By Mennicke J. L.

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**Example text**

This completes the proof. 8 (Hilbert). If G is finite, then J is finitely generated as an algebra. See Flatto [98] for an account of Noether’s generalisation of this result. In the remainder of this section we present another approach based on knowing that S is an integral extension of J. Let A and B be commutative rings and suppose that A is a subring of B. 9. The extension A ⊆ B is of finite type if B is finitely generated as an A-algebra; it is finite if B is finitely generated as an A-module.

I r . Proof. Without loss of generality we may suppose that Ii = 0 for all i. We shall show by induction on the degree that every homogeneous polynomial P ∈ J is a (homogeneous) polynomial in I1 , I2 , . . , Ir . This is certainly true for polynomials of degree 0 and so we shall suppose that the degree of P is at least 1. In this case we have P ∈ J + ⊆ F and therefore we may write P = P1 I1 + P2 I2 + · · · + Pr Ir for some P1 , P2 , . . , Pr ∈ S. In addition, for all i, we may choose Pi to be homogeneous of degree deg P − deg Ii .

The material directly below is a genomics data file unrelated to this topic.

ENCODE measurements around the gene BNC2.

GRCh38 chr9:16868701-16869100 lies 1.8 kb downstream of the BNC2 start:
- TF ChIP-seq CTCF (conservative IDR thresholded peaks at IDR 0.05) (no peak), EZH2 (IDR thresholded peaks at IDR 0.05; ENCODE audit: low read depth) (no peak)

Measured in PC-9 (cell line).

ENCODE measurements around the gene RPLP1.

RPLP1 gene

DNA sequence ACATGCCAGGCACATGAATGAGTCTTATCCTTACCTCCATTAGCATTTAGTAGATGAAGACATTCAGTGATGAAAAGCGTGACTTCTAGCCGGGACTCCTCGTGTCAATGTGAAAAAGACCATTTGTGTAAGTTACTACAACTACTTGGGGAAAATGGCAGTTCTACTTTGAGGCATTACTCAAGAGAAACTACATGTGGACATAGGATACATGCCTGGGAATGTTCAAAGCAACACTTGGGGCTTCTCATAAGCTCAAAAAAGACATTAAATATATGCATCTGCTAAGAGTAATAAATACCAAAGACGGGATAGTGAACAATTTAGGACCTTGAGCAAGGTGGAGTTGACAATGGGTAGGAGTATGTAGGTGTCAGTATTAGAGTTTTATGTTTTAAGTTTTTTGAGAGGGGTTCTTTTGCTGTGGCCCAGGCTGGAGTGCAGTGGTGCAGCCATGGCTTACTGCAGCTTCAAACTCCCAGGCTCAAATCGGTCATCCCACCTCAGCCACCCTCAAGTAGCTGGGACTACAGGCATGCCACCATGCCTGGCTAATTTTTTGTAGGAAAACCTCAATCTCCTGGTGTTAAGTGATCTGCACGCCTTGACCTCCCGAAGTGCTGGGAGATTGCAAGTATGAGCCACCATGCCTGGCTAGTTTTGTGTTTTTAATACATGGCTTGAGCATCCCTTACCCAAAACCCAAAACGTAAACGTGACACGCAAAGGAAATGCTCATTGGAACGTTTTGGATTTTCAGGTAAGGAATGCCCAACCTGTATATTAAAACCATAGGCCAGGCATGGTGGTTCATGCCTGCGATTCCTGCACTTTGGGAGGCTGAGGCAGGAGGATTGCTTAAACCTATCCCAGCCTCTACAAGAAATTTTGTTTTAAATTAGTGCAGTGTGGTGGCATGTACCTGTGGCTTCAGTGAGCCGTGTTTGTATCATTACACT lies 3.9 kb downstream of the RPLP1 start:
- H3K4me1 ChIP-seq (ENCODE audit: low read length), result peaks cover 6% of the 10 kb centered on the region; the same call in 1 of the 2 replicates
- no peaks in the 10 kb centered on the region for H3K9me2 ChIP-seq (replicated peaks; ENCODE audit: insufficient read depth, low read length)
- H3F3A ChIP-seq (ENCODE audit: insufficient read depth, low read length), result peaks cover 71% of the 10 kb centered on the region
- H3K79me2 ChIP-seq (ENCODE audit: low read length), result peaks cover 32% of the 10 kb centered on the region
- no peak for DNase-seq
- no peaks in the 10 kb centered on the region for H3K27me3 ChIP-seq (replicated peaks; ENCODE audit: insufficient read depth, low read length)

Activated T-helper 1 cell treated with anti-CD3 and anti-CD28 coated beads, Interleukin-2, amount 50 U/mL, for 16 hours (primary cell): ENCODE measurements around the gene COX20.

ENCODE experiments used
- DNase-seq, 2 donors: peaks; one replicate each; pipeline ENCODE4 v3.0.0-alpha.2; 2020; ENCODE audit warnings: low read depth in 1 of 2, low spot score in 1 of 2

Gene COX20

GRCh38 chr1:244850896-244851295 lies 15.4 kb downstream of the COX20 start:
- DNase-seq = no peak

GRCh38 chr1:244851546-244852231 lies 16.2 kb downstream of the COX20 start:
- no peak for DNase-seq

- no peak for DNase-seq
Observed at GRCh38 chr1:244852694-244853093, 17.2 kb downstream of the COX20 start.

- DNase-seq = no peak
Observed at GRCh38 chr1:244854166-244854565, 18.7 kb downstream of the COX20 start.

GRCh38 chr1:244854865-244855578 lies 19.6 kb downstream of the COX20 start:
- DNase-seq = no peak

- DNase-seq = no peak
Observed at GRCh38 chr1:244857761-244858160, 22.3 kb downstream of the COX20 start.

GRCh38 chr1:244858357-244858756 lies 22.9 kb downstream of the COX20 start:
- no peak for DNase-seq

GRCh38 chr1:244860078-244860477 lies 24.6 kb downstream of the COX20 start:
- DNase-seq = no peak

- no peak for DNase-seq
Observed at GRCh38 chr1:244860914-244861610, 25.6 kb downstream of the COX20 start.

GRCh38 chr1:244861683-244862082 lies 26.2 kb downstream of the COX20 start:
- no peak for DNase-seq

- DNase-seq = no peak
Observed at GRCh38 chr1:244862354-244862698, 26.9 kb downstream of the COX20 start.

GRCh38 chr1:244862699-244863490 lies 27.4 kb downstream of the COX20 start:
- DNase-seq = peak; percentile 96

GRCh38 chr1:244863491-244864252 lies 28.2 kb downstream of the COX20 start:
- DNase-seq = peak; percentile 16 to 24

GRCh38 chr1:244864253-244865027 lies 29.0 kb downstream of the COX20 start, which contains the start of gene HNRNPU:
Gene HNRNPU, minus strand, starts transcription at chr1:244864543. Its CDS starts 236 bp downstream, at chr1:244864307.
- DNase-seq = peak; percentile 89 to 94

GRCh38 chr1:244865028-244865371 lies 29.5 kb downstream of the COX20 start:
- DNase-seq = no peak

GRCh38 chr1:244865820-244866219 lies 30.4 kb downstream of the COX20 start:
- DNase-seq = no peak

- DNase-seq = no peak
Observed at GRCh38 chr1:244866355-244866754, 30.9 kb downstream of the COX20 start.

Thus µm G is represented as a subgroup of U (V ) and the subspaces Ce1 , Ce2 , . . , Cen form a system of imprimitivity for µm G. 6. With B := µnm as above and for each divisor p of m let A(m, p, n) := { (θ1 , θ2 , . . , θn ) ∈ B | (θ1 θ2 · · · θn )m /p = 1 }. It is immediate that A(m, p, n) is a subgroup of index p in B that is invariant under the action of Sym(n). The group G(m, p, n) is defined to be the semidirect product of A(m, p, n) by the symmetric group Sym(n). This notation was introduced by Shephard and Todd.